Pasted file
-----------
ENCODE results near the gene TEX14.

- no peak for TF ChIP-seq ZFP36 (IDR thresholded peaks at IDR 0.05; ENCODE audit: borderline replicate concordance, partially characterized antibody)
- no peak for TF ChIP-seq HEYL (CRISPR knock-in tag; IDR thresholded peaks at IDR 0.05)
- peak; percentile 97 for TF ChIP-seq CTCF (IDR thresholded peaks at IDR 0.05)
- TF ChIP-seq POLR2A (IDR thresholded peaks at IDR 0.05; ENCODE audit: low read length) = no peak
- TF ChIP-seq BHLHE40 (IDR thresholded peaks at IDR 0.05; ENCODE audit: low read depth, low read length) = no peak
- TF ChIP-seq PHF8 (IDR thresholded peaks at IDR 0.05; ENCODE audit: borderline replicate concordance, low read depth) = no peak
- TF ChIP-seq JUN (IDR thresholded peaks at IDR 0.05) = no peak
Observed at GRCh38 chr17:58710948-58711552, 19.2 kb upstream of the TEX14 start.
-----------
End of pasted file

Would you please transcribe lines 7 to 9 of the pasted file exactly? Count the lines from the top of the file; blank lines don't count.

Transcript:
- TF ChIP-seq PHF8 (IDR thresholded peaks at IDR 0.05; ENCODE audit: borderline replicate concordance, low read depth) = no peak
- TF ChIP-seq JUN (IDR thresholded peaks at IDR 0.05) = no peak
Observed at GRCh38 chr17:58710948-58711552, 19.2 kb upstream of the TEX14 start.